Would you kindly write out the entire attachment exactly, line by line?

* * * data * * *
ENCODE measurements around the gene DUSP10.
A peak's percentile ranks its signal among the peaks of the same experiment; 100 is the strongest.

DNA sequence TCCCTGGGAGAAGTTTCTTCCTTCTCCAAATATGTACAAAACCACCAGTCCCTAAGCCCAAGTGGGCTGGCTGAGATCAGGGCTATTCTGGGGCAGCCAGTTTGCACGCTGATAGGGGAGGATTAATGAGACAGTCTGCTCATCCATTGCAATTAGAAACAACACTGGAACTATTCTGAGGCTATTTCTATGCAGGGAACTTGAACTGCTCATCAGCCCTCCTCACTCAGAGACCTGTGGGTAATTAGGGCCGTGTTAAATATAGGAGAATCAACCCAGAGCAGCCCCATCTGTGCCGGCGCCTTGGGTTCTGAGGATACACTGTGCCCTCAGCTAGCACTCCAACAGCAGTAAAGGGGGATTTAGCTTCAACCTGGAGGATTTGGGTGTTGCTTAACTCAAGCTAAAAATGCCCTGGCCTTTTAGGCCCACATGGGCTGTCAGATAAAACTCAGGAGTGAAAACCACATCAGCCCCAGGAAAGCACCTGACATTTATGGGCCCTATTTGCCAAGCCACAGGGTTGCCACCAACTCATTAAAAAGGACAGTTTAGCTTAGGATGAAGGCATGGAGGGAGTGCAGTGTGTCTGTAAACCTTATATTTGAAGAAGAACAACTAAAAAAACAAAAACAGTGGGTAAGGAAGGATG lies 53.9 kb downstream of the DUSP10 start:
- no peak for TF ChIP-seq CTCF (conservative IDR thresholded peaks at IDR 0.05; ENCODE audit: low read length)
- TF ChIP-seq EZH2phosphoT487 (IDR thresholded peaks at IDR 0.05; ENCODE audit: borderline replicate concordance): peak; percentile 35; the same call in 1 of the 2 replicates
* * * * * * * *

ENCODE measurements around the gene DUSP10.
A peak's percentile ranks its signal among the peaks of the same experiment; 100 is the strongest.

DNA sequence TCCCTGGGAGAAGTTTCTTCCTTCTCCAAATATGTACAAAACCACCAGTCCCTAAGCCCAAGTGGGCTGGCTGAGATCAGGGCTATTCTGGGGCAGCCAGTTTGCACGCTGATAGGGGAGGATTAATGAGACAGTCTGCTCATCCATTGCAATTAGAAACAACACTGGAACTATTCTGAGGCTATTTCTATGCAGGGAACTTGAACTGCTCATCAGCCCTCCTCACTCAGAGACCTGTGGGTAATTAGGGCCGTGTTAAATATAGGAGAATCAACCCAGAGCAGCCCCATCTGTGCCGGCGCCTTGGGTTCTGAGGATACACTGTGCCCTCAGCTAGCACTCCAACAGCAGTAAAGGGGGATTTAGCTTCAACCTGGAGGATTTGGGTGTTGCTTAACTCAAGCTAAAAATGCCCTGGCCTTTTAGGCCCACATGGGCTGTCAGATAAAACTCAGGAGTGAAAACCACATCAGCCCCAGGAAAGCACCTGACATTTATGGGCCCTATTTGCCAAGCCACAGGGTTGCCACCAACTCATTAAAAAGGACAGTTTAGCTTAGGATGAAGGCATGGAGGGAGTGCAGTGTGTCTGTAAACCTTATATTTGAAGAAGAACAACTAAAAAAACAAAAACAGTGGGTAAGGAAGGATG lies 53.9 kb downstream of the DUSP10 start:
- no peak for TF ChIP-seq CTCF (conservative IDR thresholded peaks at IDR 0.05; ENCODE audit: low read length)
- TF ChIP-seq EZH2phosphoT487 (IDR thresholded peaks at IDR 0.05; ENCODE audit: borderline replicate concordance): peak; percentile 35; the same call in 1 of the 2 replicates